Manufacturers of fabric-based products find great potential in handling and transporting cargo, as fibers and fabrics become lighter and stronger.
The vast majority of products sold must make their way from the place where they are manufactured to the place where they will be used. That simple truth equates to an ocean of opportunities for companies whose products facilitate the transportation and handling of cargo. Advancements in fiber technology, coupled with growing demands for cost savings and safety, make today’s fabric-based cargo-handling products—everything from straps and netting to bulk bags and containment covers to special aircraft—attractive solutions for getting goods efficiently from Point A to Point B.
Advancing the industry
InCord Ltd. in Colchester, Conn., makes custom safety netting for industrial, construction, sports, amusement and theater applications. But it also makes netting for pallet racks, conveyors and transportation. The company’s cargo lifting nets are used for large objects, such as raising an air-conditioning unit onto a roof.
“We feel netting is an advantage over steel or wood because it’s so flexible and comes back to its original state,” CEO Chip Merritt says. “You can scrunch down a net into a box; you can’t do that with a steel cage.”
InCord primarily uses knotless polypropylene made by a German company. “The reason we love it so much is that it’s woven on a loom, so it makes the finish look better; and it’s a stronger design because it’s woven,” Merritt says.
AmSafe Bridport of Dorset, England, perpetuates its hometown of Bridport’s rope-making history dating to the Middle Ages. The company makes pallet nets and reusable thermal blankets and acts as a distributor for cargo covers made of DuPont Tyvek®. Prime customers for Tyvek covers are pharmaceutical companies that must ensure drugs reach their destination without being compromised by temperature spikes during transportation.
The company stands poised for an FAA standard following National Transportation Safety Board (NTSB) recommendations issued in late 2012. After investigating three catastrophic fires in cargo planes, the NTSB prescribed fire-containment covers.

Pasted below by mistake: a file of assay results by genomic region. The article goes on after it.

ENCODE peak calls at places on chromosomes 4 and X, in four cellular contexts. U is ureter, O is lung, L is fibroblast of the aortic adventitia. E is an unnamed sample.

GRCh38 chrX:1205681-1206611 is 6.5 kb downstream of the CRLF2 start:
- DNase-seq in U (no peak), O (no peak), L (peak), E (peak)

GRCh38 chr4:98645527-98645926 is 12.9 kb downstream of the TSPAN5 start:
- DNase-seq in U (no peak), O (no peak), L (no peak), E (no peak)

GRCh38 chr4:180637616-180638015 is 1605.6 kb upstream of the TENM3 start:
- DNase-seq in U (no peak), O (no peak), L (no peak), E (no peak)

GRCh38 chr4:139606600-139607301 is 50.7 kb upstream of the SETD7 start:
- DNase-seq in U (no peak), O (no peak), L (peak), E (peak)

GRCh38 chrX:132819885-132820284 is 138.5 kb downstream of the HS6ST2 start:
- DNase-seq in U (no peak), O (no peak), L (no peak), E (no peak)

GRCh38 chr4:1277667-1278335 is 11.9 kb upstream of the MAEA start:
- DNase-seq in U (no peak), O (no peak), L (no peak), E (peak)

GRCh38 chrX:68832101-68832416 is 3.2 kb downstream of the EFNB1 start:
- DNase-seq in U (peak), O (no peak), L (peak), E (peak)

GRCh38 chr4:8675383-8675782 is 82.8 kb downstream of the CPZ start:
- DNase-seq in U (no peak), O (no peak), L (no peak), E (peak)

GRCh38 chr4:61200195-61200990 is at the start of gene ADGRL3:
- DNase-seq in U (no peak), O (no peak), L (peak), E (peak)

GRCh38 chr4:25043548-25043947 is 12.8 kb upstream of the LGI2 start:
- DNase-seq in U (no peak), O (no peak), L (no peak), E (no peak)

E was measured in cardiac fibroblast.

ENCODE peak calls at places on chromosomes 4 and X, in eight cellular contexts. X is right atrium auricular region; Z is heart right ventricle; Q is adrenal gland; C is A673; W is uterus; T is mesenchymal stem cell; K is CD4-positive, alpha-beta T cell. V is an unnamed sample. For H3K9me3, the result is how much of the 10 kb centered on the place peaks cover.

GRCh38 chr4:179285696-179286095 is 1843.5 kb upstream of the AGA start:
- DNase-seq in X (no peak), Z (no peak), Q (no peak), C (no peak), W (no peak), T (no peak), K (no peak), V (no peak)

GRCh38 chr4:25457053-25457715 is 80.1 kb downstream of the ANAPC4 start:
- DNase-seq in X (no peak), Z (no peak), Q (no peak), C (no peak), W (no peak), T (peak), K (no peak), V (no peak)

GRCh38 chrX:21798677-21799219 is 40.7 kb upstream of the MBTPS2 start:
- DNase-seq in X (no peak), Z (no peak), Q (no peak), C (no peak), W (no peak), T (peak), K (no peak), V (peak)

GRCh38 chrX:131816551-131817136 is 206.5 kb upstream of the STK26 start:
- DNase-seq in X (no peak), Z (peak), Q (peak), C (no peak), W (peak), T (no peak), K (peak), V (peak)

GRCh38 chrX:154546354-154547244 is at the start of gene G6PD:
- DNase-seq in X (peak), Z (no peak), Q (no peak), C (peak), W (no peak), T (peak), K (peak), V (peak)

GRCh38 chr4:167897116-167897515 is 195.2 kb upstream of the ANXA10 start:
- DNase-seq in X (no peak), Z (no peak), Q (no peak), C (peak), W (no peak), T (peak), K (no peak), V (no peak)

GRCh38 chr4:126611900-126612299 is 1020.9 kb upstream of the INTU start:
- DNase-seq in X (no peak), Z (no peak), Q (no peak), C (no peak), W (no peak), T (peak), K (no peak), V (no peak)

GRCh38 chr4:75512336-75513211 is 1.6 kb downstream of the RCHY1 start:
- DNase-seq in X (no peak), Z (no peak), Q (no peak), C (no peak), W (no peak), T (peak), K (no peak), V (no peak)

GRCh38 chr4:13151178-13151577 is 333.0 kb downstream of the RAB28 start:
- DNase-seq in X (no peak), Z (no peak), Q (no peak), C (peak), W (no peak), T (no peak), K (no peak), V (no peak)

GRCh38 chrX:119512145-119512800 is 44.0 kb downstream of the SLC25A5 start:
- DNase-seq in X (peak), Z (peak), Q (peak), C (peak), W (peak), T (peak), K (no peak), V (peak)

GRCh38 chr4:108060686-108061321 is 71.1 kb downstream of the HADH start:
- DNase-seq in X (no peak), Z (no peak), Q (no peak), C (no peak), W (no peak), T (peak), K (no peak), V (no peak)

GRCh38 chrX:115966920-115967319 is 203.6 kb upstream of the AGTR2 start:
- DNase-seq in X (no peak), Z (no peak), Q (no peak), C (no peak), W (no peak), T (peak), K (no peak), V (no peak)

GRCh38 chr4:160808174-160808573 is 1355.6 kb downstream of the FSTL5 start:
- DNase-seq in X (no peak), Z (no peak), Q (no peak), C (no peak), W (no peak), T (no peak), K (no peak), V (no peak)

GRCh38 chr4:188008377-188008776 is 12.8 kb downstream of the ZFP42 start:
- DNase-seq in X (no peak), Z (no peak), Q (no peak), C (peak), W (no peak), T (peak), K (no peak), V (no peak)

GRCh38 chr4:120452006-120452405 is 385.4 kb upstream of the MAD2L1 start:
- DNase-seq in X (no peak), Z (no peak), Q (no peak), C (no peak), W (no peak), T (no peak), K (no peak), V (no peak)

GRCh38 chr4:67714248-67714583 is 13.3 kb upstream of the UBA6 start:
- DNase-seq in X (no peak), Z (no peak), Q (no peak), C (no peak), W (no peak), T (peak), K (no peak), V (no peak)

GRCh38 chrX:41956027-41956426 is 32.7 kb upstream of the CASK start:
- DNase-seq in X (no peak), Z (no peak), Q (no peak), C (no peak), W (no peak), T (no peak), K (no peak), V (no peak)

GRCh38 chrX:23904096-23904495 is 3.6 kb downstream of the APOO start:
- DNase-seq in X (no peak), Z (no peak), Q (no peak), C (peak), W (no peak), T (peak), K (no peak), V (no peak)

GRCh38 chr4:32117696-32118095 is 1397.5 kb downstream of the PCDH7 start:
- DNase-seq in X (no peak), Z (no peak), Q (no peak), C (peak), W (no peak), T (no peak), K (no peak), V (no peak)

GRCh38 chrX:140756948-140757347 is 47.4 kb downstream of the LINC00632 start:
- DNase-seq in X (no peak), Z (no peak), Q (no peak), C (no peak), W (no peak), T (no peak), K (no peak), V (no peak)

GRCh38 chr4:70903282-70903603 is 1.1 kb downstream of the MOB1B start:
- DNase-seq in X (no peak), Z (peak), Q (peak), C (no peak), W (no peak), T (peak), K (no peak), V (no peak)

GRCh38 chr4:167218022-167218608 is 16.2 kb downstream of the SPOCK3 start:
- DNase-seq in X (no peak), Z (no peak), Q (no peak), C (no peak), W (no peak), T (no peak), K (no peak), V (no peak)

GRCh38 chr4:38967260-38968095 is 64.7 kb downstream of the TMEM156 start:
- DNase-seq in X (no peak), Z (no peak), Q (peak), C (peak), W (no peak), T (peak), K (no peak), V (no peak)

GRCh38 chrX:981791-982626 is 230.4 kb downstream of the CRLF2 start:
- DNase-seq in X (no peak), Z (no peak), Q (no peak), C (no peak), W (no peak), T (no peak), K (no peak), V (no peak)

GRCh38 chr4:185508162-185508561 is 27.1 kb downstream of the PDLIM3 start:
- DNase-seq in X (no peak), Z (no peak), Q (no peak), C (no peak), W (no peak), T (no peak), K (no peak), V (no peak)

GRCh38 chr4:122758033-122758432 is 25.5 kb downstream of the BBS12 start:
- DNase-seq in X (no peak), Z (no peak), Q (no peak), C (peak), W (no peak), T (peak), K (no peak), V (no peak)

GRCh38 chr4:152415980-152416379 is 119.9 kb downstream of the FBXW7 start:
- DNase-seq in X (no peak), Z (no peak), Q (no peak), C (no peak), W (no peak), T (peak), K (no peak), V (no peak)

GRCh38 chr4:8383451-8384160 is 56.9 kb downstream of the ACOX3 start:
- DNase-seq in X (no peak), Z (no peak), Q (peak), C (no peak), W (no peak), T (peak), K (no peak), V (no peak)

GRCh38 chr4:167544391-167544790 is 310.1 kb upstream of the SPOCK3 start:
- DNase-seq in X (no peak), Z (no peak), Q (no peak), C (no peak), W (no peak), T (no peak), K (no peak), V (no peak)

“We have designed and manufactured a cover made out of intumescent material attached to a pallet net, which is used to restrain a load but also acts as a fire-containment cover up to 800 degrees centigrade for six hours,” says Joe Ashton, senior sales manager, commercial cargo. “It’s been eight years in development, and now we supply a number of major cargo operators with this product. Customers include major cargo operators in North America, Europe, the Middle East, Africa and Asia.
AmSafe Bridport recently introduced a tie-down strap that meets a Technical Standards Order for cargo straps that goes into effect Jan. 1, 2016.
“Barriers to entry [in the cargo handling market] are quite low,” Ashton says. “However, you have to have an understanding to manufacture products that meet all the technical specifications. That’s why we are involved in [industry standards] panels.”
Aeros of Montebello, Calif., is looking ahead to 2016 as well. That’s when the company expects to receive FAA certification for the newest product in its lineup of lighter-than-air crafts. For 20 years, the company has been making traditional blimps for cameras and advertising. Its new ML866 is designed specifically to transport heavy cargo.
“There have been numerous customers who have wanted the ability to do point-to-point delivery, especially with oversized ‘project’ cargo,” says John Kiehle, director of communications. “There’s been a need to side-step some of the infrastructure development cost in payloads.”
Because it takes off and lands vertically, the ML866 can deliver cargo to remote locations, and it uses about a third of the fuel of traditional aircraft. Aeros expects to put its first fleet of cargo ships into operation in 2020–2021: four vehicles with a 66-ton cargo capacity and 18 with a 250-ton cargo capacity. A five-year process of engineering and development resulted in a prototype about half the size of the smaller ship.
“We use a variety of fabrics, depending on the system in the aircraft,” says Tim Kenny, lead engineer. “For the skin, it’s mostly polyester. However, we also use Vectran®, nylon, Mylar®, Kevlar® and carbon fiber. How we form the pieces and cut the materials and bond them is proprietary. We have built our own machines to handle this.”
Aeros has been working with military partners to develop the ML866 for moving troops and cargo and for increasing disaster response capabilities. The primary target customers, however, are the energy industry (including wind energy companies that have to transport large turbine blades), offshore exploration, mining, lumber and disaster relief.